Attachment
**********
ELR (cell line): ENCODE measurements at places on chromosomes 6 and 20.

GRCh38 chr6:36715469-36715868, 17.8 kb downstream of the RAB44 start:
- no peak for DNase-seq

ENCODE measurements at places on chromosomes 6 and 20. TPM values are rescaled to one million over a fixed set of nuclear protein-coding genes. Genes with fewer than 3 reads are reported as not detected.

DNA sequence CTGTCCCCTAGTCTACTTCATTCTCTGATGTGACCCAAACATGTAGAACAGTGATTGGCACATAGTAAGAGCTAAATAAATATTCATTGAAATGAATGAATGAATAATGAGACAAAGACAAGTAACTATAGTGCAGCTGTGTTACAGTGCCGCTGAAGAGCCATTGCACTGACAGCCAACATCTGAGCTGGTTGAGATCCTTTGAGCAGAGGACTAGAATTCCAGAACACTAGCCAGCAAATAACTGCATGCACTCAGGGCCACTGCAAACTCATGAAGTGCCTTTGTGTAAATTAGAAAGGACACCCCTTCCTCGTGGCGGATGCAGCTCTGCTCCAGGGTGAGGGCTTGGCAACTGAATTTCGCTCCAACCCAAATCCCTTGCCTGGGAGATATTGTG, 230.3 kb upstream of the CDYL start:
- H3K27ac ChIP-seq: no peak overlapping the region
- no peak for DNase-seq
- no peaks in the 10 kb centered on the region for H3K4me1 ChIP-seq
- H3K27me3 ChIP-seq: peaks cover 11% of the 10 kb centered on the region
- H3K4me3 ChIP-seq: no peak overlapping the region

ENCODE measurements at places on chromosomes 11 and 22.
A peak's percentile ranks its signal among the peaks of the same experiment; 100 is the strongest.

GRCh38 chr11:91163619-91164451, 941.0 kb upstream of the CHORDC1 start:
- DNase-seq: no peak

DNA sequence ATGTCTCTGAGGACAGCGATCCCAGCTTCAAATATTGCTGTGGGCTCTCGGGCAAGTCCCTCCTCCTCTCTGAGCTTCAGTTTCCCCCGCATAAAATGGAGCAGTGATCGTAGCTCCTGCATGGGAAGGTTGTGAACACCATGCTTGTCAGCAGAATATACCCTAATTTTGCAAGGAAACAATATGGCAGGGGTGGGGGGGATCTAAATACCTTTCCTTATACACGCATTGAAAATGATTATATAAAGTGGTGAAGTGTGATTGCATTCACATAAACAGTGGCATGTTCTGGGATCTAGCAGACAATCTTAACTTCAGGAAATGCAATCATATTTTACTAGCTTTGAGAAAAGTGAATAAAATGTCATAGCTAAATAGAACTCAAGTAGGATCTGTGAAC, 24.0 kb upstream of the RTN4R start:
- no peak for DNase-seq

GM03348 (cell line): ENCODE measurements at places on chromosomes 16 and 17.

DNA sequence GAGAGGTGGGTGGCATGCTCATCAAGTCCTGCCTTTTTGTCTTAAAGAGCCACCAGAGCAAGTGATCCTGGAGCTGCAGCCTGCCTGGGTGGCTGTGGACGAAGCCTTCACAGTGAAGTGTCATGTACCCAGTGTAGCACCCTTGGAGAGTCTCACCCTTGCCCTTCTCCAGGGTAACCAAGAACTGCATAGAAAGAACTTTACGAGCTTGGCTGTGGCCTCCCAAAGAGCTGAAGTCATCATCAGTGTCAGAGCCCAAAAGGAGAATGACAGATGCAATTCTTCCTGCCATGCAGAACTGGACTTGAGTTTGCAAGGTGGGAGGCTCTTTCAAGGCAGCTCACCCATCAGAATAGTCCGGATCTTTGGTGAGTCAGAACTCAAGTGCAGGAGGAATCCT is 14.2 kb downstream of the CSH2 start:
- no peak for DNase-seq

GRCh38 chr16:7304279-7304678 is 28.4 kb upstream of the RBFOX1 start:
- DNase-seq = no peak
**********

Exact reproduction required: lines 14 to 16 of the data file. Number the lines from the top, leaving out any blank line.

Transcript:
- DNase-seq: no peak

DNA sequence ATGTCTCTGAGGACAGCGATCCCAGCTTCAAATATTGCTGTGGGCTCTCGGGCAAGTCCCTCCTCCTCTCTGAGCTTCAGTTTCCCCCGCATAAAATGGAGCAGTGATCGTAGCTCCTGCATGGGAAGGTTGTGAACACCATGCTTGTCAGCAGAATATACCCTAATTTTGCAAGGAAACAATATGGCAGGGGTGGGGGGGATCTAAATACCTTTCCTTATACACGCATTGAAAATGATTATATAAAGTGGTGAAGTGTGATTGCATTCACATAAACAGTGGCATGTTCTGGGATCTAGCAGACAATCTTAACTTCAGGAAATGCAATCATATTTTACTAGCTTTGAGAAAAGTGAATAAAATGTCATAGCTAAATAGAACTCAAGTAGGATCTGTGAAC, 24.0 kb upstream of the RTN4R start:
- no peak for DNase-seq